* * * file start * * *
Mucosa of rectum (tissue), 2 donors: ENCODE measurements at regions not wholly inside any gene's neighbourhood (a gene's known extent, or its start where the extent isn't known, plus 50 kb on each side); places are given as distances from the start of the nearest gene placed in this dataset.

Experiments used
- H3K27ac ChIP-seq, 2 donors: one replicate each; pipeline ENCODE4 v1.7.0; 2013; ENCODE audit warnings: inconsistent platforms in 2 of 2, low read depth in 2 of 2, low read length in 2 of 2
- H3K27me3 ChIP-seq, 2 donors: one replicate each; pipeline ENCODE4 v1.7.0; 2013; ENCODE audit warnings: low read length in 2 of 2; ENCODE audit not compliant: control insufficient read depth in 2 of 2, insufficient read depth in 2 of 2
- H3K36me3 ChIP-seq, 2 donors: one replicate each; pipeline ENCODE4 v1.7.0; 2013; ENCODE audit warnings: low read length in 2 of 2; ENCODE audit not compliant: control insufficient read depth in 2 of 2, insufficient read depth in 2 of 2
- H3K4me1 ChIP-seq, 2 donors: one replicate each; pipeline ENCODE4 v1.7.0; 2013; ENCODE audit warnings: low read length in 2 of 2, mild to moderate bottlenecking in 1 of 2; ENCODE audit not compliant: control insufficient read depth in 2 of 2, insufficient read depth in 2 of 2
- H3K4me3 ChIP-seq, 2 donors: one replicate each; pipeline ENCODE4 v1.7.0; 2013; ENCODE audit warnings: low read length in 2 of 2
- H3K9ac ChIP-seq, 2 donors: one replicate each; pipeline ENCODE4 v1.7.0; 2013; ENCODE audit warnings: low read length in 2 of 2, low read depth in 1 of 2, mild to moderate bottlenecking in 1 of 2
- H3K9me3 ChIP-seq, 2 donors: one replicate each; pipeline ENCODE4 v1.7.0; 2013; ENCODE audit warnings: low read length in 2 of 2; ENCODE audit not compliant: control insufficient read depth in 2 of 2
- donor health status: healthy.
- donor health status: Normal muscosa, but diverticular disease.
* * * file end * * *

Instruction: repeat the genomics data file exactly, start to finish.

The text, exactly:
Mucosa of rectum (tissue), 2 donors: ENCODE measurements at regions not wholly inside any gene's neighbourhood (a gene's known extent, or its start where the extent isn't known, plus 50 kb on each side); places are given as distances from the start of the nearest gene placed in this dataset.

Experiments used
- H3K27ac ChIP-seq, 2 donors: one replicate each; pipeline ENCODE4 v1.7.0; 2013; ENCODE audit warnings: inconsistent platforms in 2 of 2, low read depth in 2 of 2, low read length in 2 of 2
- H3K27me3 ChIP-seq, 2 donors: one replicate each; pipeline ENCODE4 v1.7.0; 2013; ENCODE audit warnings: low read length in 2 of 2; ENCODE audit not compliant: control insufficient read depth in 2 of 2, insufficient read depth in 2 of 2
- H3K36me3 ChIP-seq, 2 donors: one replicate each; pipeline ENCODE4 v1.7.0; 2013; ENCODE audit warnings: low read length in 2 of 2; ENCODE audit not compliant: control insufficient read depth in 2 of 2, insufficient read depth in 2 of 2
- H3K4me1 ChIP-seq, 2 donors: one replicate each; pipeline ENCODE4 v1.7.0; 2013; ENCODE audit warnings: low read length in 2 of 2, mild to moderate bottlenecking in 1 of 2; ENCODE audit not compliant: control insufficient read depth in 2 of 2, insufficient read depth in 2 of 2
- H3K4me3 ChIP-seq, 2 donors: one replicate each; pipeline ENCODE4 v1.7.0; 2013; ENCODE audit warnings: low read length in 2 of 2
- H3K9ac ChIP-seq, 2 donors: one replicate each; pipeline ENCODE4 v1.7.0; 2013; ENCODE audit warnings: low read length in 2 of 2, low read depth in 1 of 2, mild to moderate bottlenecking in 1 of 2
- H3K9me3 ChIP-seq, 2 donors: one replicate each; pipeline ENCODE4 v1.7.0; 2013; ENCODE audit warnings: low read length in 2 of 2; ENCODE audit not compliant: control insufficient read depth in 2 of 2
- donor health status: healthy.
- donor health status: Normal muscosa, but diverticular disease.